Experiment with other effects. On this board we can see a Flanger and a Phase Shifter which are similar effects but give you slightly different signal. Steve Vai’s tip was to create different musical situations by creating different guitar outputs in different amps and pedals to produce an orchestra of effects. “I’ts endless what you can do if you start splitting the signal.” – Steve Vai
The first example pedal board portrayed guitar going into a board which then goes into the amp. This example is the “loop” which goes into the back of the amp via the send/return holes to amplify what is already been sent through the EQ of the pre amp (a think with all the knobs on your amp). “I highly recommend any guitar player to learn even the basics of what EQ is” – Steve Vai
It was a discovery for me to find out that lowering the volume knob on my Strat did not mean the same as lowering the sound level. It meant that the frequencies that were released, were also compressed and ultimately limited by the knob. With such, the tone of distortion and other effects changed and ultimately was lost. With these thoughts in mind, the first pedal in Steve Vai’s pedal board was a Volume pedal which lowered the level of the sound rather than limited it, without losing the tone.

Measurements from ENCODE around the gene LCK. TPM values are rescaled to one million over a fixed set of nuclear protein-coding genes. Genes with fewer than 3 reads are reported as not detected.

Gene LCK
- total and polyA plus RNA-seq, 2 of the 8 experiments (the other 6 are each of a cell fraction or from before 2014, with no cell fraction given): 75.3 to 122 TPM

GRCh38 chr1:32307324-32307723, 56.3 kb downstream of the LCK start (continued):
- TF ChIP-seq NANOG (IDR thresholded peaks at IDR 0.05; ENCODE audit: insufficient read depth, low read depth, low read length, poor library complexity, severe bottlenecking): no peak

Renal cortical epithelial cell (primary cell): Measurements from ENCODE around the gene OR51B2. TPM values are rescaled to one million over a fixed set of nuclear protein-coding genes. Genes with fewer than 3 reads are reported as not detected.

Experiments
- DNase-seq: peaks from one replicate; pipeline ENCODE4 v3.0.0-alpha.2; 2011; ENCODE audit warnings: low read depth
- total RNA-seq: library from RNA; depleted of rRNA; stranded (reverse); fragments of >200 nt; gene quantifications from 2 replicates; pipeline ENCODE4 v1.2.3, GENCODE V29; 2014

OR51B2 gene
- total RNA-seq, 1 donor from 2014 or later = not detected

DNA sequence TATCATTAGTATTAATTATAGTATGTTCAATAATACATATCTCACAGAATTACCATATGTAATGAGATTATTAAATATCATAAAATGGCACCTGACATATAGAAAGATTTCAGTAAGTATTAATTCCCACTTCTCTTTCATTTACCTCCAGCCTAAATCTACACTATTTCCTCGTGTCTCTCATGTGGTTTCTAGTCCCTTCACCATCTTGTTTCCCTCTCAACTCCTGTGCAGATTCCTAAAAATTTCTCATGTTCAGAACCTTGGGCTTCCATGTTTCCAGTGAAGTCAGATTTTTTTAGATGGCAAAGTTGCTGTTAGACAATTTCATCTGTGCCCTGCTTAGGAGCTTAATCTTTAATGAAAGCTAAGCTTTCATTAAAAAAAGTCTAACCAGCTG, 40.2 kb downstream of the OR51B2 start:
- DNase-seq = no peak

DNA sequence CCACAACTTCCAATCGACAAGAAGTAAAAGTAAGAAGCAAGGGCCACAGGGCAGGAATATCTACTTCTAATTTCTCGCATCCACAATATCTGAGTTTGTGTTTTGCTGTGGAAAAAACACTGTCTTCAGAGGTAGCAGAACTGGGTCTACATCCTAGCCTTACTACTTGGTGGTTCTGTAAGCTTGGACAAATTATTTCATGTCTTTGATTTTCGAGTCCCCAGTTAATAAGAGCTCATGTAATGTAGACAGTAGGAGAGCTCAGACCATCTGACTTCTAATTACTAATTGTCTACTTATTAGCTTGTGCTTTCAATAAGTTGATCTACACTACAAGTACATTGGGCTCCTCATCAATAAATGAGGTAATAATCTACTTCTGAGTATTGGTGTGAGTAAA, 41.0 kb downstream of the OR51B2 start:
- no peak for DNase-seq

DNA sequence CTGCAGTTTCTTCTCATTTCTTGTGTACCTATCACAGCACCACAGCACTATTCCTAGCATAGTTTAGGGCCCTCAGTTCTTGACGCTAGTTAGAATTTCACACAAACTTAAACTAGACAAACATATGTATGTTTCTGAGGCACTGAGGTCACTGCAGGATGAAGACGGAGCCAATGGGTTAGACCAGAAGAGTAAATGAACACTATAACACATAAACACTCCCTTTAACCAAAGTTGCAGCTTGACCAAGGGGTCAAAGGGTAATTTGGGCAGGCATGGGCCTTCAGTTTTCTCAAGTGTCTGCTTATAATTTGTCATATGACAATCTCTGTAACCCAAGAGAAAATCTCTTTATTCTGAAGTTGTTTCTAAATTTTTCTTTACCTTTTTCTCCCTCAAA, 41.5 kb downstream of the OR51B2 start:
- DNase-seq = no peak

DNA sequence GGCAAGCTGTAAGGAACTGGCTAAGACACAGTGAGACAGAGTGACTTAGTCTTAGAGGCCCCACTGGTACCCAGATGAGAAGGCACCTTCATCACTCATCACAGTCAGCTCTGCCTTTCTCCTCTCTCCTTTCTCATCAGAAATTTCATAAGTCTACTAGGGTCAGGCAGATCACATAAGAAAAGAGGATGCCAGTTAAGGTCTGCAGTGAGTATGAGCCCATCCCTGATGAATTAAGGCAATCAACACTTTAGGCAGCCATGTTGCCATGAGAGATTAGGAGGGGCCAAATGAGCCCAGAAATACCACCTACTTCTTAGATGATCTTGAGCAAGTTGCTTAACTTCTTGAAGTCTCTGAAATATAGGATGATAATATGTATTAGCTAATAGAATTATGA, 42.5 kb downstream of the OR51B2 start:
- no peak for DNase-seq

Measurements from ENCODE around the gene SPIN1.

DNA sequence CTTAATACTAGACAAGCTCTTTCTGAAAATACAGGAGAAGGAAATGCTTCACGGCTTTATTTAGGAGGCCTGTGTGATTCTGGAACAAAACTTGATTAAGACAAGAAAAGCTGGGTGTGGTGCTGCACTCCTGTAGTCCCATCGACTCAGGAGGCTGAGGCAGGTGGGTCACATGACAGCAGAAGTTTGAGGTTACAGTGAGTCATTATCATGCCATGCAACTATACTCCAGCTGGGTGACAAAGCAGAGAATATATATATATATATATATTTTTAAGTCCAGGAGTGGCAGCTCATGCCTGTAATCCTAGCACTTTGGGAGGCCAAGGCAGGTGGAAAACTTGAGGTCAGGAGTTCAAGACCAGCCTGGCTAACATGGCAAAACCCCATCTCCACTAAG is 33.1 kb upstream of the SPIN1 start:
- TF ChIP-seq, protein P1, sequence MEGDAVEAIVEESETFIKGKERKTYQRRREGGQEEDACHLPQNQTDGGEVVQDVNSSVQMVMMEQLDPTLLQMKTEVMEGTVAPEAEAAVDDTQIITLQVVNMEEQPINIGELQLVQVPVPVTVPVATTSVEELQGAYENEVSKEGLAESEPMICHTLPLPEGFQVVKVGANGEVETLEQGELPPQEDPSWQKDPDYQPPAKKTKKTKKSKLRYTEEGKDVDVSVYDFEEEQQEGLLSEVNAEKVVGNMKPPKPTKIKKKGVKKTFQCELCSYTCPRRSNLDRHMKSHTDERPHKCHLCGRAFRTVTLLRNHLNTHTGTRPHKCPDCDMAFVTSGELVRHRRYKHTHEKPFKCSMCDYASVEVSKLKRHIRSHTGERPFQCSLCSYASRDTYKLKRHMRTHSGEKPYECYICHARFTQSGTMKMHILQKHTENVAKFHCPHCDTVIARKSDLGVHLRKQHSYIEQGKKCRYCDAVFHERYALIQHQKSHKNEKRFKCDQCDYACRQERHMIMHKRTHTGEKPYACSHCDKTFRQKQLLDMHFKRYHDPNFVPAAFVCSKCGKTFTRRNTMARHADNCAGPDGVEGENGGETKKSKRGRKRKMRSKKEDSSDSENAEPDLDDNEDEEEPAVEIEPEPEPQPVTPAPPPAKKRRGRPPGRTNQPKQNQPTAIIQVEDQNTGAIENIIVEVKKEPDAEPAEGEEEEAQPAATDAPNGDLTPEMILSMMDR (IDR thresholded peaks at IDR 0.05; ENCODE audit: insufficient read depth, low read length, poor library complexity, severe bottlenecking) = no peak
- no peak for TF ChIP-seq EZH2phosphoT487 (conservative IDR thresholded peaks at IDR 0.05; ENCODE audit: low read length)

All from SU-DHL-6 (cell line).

If you look at the effects, you will see two Delays and a Super Chorus going into Stereo which enriches the sound and makes it more present. Pretty much splitting one sound into two and creating an orchestra. As I listened to the sounds that came out of Steve’s axe, I realized that I want a Delay pedal. I might need a couple more lives to learn it all but I sure will enjoy it.
As with BOSS example board, the Distortion pedal is left for later. Wah-Wah goes before it to create that really compressed, definitive “woooooooooah” rather than a pansy “wah” being distorted by the pedal. I second that concept. If you can notice the difference between the Expressionism and Cubism then it would be my analogy for the two.
At this point the chat next to the streaming window went wild. The Jemini is an Ibanez Distortion Pedal designed by Steve Vai. “…looking for a distortion pedal I could use on a clean tone.”
As with prior example, Jemini is set as a boost rather than it’s own working horse and with the delay being setup before the distortion, none of it is being left out.
I was looking forward to this one with some anticipation since Blues Driver was on my radar for as long as I had a guitar. It is Blues approved by many sources and loved by the players young and old. The setup itself was a hybrid between the first one guitar-effects-rig and the second one send(back of amp)-effects-return(back of amp).